This is specifically for those of you with the overbearing parents, who refuse to believe their child is autistic, who just mollycoddle their little darlings and expect you to do the same. My big secret - I was one too! Let me share why with you...
By the end of my daughter's first week at pre school her teacher asked me to ok a referral to speech and language therapy. I didn't ok this as I'd already sought out our own referral, which as I said to you was hopefully coming in soon. You very kindly let me know my daughter should be potty trained, especially as you did not have the staff members to change her nappies for her. You also kindly invited me to a special session on potty training where I brought up with another mum, where you listened in, my worries about my child's autistic behaviours. You then said I shouldn't be worrying so much about my child not being potty trained which I wasn't. I was there because you invited me, but maybe there were crossed wires somewhere.
The next snapshot is when I discussed my fears about my daughter being autistic with the nursery nurse over the water play on the open stay and play day. She told me about her two sons, also on the spectrum, and agreed that I was probably right.
Do you remember the cakes I made for you at Christmas to say thank you?
Do you remember me bringing PECS into school to try and combat my daughters school refusal - you said you would use them as I asked you too, but then you changed it to only include the activities that were new. This was such a shame as at home we'd been advised to use them as a timetable by the local branch of the National Autistic Society, and it confused my child to use them differently. We stopped using them not long after.
It was also a shame that the discussions about making it clear to my child when staff changes were happening (as advised by the NAS, whose print out I took in to show you) were (as you said) simply impossible. I mean keeping track of 3 full time member's of staff and 2 part time must be difficult, I see that.
I do wonder if you ever had answers to the questions in the home/school book I started? It's SUCH a shame you lost it. I completely understand you couldn't read out the social story to my child to help with home time - again not enough staff. Although apparently too many to note their comings and goings. How do you live with the dichotomy?
I get you were surprised when my child didn't return for the final term but what with you not being able to change her nappies, read her social story and the three hour meltdowns she'd have she when came home (often wearing the same soiled nappy that you couldn't spot) - well I simply didn't have the energy.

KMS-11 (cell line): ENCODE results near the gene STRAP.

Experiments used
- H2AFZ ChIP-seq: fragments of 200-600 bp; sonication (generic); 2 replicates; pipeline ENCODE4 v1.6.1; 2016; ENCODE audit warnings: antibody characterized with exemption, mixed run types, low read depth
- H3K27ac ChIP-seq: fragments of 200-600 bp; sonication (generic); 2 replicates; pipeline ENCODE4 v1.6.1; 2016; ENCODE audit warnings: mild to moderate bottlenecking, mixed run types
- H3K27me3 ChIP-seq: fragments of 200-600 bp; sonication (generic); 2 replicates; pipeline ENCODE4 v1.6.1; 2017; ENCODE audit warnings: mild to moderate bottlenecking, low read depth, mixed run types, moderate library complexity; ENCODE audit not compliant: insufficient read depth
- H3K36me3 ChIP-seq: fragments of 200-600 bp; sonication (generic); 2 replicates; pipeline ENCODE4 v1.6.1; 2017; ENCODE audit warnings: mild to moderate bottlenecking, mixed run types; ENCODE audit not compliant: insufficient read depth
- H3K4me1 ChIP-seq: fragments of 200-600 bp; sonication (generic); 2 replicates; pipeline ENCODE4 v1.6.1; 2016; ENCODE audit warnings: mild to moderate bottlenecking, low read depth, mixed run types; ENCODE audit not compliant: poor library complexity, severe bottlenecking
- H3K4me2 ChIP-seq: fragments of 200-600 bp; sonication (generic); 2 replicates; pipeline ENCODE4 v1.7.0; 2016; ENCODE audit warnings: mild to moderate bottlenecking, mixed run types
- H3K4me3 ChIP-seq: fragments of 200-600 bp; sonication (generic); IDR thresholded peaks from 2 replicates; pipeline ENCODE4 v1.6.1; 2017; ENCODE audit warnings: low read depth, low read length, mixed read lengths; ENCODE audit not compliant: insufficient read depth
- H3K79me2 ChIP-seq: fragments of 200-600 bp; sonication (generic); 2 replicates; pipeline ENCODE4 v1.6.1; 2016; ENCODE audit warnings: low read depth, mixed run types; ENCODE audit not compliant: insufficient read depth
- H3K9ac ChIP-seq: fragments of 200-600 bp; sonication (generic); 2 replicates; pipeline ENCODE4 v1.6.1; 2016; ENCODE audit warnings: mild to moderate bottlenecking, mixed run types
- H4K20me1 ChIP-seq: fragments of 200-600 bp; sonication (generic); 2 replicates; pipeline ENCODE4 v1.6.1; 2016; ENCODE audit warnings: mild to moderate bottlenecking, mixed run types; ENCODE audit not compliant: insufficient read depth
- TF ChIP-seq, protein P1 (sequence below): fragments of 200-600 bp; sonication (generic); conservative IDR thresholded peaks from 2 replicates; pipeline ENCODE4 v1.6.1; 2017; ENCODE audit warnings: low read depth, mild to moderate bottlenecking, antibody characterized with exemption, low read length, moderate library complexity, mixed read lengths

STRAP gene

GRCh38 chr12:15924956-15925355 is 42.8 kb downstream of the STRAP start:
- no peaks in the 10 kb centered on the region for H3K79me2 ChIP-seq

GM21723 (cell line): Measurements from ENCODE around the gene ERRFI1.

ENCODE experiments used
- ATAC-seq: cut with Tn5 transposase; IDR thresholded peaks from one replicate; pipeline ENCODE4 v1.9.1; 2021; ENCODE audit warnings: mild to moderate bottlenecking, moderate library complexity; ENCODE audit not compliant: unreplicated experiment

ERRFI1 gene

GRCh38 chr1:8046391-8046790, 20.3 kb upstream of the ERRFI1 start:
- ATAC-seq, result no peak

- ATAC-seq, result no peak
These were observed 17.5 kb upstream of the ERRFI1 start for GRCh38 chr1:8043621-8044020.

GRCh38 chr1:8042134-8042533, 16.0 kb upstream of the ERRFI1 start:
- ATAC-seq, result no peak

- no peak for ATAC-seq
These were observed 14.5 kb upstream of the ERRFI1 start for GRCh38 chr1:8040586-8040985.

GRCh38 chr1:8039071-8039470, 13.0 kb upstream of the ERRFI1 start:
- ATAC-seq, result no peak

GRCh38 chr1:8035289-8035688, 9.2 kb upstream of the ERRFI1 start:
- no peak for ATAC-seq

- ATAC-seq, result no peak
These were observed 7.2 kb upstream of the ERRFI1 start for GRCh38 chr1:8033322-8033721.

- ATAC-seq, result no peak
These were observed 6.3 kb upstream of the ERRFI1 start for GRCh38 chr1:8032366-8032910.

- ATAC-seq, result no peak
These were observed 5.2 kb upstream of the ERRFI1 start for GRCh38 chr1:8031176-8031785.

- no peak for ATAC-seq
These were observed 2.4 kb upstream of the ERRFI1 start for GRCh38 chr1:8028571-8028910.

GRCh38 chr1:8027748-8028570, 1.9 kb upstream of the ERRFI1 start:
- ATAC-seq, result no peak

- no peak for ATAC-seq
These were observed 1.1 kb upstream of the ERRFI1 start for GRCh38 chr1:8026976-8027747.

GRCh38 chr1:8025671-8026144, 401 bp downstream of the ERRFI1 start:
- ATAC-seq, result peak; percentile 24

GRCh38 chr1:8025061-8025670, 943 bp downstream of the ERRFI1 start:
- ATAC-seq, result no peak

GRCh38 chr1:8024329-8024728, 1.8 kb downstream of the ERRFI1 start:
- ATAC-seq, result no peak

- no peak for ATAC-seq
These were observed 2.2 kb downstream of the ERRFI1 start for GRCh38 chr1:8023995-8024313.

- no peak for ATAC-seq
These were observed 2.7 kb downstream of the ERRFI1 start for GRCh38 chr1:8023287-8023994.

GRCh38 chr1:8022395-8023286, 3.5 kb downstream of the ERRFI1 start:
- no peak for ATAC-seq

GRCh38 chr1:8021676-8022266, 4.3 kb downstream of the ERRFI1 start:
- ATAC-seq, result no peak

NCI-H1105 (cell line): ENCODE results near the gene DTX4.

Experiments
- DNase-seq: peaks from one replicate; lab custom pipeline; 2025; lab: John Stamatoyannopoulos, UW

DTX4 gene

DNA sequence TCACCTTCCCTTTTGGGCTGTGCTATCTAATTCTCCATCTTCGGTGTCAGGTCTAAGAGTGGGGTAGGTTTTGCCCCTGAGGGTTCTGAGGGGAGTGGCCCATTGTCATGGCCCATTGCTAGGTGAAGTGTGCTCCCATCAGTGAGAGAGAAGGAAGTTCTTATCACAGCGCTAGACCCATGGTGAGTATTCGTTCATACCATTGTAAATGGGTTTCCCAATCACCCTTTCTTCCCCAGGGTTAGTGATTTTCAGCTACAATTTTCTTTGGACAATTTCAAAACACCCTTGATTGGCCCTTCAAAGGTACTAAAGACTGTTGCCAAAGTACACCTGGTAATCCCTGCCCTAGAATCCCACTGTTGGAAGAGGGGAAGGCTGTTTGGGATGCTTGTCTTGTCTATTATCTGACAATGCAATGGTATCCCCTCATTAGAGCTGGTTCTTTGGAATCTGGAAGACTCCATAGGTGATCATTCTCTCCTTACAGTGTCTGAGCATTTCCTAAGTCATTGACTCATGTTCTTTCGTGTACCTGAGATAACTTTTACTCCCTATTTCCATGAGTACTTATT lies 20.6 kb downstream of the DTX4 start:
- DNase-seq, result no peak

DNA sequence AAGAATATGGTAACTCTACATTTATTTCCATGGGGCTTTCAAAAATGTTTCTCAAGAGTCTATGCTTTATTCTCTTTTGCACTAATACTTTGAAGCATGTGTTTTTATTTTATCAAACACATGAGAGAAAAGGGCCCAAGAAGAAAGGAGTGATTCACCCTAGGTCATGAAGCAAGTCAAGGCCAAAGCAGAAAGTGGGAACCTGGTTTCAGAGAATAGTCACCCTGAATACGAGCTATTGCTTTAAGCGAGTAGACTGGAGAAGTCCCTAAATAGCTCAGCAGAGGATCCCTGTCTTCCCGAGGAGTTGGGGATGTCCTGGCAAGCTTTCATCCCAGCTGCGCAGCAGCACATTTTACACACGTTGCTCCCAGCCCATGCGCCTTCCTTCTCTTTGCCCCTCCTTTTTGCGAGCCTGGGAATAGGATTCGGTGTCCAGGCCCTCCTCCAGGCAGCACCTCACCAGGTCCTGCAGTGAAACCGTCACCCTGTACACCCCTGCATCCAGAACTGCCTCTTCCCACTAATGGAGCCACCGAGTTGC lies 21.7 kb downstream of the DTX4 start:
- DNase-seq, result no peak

I admit my email expressing my concerns about your ability to safeguard my child during school years was quite strong and angry - I'm sorry about that. I should have kept my temper. I didn't expect you to reply saying you were withdrawing my child name from your school rote (the pre school was a feeder to the school) - I think that counts as discrimination? But discrimination is such a nasty word isn't it?
Is that why it's easier for you say "Oh Mrs X got ever so angry, but then she never accepted her child was autistic."
I repeat - is discrimination such a nasty word it's easier to blame the parent for not understanding? Which is sad, really sad. How much MORE would you need to convince you I was trying to work with you. Why - because you had my daughter and she is more precious to me, than I am, and I get that tolerance and understanding, breeds tolerance and understanding. I'm a Buddhist also, and every night I would mediate, trying to shine love on the situation so I could deal with it calmly, I failed and I'm sorry. But I'm also human.
It is hard when you suspect your child is different, it is hard when you are trying to open dialogues before your child is diagnosed, and you want your child's needs listened too. That makes parents sad and angry. It's also a dialogue you will have had many times with many other parent's who also appear "not" to understand - so please make the dialogue easier for us by listening. Often we do know our child is autistic before diagnosis day, it's just difficult to start that dialogue with you. Especially if you're not listening. Please listen.
I knew my child was autistic, I tried and failed to share that with her pre school and 2 years on I am blamed for not accepting she is autistic. I wish I knew how to build a better dialogue so other parents and teachers don't have to have the same pointless battle whilst the child looses out on an education and suffers instead. Four weeks after I took my child out of her pre school she turned round and said to me "I so happy". I'd forgotten when she'd last said that, it been so long.
This is based on what happened to my family and the real sadness is that it happens all over. Please share if you wish, so people in this situation on both sides (parents and teachers) can find a better way of building that pre diagnosis dialogue. Our kids are worth it.